Genetic Chaos

Friday, May 07, 2004

Mitochondrial DNA Analysis in Aruba: Strong Maternal Ancestry of Closely Related Amerindians and Implications for the Peopling of Northwestern Venezuela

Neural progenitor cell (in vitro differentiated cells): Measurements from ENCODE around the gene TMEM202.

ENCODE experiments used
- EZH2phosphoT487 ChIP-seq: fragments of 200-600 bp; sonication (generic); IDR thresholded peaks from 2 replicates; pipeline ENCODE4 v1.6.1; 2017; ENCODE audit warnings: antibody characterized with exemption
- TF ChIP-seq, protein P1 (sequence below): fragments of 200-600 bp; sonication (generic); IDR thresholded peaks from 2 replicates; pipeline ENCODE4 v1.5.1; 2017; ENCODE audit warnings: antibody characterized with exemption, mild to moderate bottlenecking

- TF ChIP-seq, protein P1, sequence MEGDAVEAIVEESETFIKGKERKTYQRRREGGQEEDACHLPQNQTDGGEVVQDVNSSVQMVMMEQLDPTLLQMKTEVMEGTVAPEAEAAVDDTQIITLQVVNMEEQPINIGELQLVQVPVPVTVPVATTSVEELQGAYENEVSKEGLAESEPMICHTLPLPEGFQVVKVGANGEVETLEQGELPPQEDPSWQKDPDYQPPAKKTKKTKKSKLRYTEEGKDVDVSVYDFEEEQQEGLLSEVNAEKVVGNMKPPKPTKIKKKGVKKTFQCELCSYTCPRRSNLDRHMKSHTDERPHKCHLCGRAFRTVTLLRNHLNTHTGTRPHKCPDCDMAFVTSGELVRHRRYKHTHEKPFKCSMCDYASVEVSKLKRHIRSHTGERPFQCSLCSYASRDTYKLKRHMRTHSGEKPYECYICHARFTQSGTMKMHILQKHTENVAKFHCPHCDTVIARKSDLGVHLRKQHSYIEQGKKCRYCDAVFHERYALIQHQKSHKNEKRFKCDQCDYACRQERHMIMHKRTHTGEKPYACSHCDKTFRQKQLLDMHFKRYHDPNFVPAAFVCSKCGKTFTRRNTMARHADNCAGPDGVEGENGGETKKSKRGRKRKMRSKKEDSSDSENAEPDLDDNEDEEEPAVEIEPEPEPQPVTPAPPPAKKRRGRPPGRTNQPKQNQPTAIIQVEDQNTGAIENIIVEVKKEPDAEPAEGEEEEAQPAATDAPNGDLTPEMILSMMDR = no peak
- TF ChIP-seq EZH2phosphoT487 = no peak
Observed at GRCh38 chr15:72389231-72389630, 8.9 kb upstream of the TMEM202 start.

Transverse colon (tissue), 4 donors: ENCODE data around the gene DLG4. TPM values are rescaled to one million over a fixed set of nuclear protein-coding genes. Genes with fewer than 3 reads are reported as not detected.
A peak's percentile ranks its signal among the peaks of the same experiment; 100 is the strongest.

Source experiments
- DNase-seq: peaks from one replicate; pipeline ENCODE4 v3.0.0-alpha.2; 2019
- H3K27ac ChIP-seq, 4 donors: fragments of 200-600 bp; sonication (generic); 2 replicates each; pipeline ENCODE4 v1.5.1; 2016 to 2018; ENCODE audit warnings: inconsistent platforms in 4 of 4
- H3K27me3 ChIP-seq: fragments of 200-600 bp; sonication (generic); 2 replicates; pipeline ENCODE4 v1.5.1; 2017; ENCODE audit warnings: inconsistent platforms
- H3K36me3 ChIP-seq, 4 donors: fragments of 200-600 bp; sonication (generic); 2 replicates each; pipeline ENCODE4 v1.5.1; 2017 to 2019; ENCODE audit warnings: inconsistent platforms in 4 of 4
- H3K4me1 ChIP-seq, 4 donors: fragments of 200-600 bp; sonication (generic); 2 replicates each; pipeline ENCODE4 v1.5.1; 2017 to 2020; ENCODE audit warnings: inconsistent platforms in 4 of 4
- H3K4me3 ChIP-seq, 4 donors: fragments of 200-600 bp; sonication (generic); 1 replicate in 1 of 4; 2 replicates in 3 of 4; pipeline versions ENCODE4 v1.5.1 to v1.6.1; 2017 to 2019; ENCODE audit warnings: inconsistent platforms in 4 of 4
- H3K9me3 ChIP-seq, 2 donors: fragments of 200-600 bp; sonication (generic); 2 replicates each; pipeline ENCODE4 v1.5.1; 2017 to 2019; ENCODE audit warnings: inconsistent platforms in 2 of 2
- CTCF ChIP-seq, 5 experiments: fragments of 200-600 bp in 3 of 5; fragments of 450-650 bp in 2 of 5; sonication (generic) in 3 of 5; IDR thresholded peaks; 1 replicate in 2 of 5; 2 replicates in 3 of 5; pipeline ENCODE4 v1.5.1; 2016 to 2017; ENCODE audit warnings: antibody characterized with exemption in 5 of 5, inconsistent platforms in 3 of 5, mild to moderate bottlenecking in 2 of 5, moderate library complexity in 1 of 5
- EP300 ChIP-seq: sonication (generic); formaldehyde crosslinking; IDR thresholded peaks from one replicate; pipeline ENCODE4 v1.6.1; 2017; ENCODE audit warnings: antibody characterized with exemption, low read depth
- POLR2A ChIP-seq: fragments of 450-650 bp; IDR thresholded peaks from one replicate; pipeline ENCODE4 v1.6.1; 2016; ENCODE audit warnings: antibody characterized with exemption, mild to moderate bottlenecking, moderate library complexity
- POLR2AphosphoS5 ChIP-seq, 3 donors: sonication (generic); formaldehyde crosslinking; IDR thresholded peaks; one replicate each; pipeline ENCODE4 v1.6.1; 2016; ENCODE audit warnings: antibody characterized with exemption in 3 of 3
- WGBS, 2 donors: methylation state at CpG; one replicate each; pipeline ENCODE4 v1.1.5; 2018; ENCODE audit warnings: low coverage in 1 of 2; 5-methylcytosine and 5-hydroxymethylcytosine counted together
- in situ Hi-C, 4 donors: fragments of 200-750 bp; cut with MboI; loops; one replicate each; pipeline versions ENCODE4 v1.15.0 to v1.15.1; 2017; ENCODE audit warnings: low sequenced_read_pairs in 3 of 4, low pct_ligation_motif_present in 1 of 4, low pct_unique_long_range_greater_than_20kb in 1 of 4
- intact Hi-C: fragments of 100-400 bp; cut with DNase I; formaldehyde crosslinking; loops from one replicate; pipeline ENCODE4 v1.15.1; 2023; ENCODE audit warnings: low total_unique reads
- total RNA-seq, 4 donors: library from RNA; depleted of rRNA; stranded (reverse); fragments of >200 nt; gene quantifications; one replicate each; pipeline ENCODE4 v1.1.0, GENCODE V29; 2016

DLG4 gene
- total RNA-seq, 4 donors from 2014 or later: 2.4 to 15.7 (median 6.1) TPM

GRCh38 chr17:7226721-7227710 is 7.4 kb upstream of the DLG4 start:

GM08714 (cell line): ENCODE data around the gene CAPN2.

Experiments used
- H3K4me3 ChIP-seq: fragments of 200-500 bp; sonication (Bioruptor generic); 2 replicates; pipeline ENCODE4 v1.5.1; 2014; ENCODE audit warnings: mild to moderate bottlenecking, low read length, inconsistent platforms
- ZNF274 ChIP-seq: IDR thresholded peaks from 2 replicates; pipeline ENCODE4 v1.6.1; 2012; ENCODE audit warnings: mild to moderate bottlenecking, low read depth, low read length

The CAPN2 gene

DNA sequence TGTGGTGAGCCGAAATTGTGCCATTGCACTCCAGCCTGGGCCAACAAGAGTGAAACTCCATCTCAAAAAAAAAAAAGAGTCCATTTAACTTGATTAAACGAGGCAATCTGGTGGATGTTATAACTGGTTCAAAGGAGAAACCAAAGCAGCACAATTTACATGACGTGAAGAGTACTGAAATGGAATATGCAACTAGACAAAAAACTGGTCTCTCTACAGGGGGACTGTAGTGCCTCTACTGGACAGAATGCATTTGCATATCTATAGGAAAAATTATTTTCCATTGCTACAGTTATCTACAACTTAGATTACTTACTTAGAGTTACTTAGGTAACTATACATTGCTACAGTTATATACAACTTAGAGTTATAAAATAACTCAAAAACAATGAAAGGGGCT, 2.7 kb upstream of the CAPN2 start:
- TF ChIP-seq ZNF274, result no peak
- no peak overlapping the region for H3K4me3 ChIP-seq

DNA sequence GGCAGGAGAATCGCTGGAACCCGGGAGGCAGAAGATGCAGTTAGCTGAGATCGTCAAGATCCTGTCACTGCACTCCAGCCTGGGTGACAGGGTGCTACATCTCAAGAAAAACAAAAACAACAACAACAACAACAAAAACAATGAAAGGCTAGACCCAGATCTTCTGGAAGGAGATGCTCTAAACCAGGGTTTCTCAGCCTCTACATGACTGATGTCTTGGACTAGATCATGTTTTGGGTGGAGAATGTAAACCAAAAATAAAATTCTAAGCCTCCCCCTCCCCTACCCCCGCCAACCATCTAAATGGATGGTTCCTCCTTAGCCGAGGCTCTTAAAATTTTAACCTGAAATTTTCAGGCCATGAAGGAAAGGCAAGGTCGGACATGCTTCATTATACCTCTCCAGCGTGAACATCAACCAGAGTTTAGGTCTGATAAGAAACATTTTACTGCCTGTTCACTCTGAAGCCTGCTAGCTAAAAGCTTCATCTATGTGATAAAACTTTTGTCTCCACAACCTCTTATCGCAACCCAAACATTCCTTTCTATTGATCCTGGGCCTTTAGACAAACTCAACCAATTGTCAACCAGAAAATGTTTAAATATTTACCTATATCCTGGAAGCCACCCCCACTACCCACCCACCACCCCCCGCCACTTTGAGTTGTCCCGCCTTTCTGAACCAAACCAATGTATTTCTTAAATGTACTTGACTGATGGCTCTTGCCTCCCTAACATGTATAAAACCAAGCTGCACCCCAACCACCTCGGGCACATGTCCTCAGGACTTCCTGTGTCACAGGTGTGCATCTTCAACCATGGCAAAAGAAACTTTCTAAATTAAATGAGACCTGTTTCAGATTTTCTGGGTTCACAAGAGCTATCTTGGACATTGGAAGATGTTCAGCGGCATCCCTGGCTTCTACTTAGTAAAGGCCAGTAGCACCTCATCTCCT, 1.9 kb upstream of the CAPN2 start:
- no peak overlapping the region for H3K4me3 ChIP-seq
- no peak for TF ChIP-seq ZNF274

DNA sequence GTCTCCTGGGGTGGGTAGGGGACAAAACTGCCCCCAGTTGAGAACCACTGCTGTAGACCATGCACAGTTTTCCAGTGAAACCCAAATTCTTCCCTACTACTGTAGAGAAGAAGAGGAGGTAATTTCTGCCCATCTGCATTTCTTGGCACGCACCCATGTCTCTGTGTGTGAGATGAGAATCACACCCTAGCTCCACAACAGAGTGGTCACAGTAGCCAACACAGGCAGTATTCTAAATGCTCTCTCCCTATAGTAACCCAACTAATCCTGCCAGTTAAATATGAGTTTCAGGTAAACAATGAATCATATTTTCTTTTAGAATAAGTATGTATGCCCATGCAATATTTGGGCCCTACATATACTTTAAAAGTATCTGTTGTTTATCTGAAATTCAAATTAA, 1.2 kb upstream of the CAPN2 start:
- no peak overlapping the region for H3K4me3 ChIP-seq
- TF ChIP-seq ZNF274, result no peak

The continental origin of human mtDNA can be identified by its haplogroup determination through restriction fragment length polymorphism (RFLP) analysis. Hair root samples from 16 Aruban informed volunteers were analyzed by this method. Thirteen samples had mtDNAs of Amerindian origin and the remainder had their origin in sub-Saharan Africa; thus suggesting a substantial Amerindian maternal ancestry in Arubans, and helping explain the high incidence of health-related conditions common in Amerindian populations. Nine of the thirteen Amerindian mtDNAs belonged to haplogroup D, suggesting that despite intense Indian population movements through historical times, most of the mtDNAs shared a recent common origin. Our results, combined with the pre- and post-Columbian history of Aruba and northwestern Venezuela, lead us to hypothesize that the frequency of haplogroup D mtDNAs should be high in the Caquetıo tribe of coastal Falcon in Venezuela and at least moderate in the Guajiro Indians of eastern Colombia. In addition, if the native Aruban Indians contributed substantially to the current mtDNA pool of Arubans despite the repeated historical deportation events that presumably removed the complete populations from the island, they must also have possessed haplogroup D mtDNAs in high frequency. Our results do not rule out an origin for the Amerinds of northwestern Venezuela in ancient Amazonian ceramic cultures.

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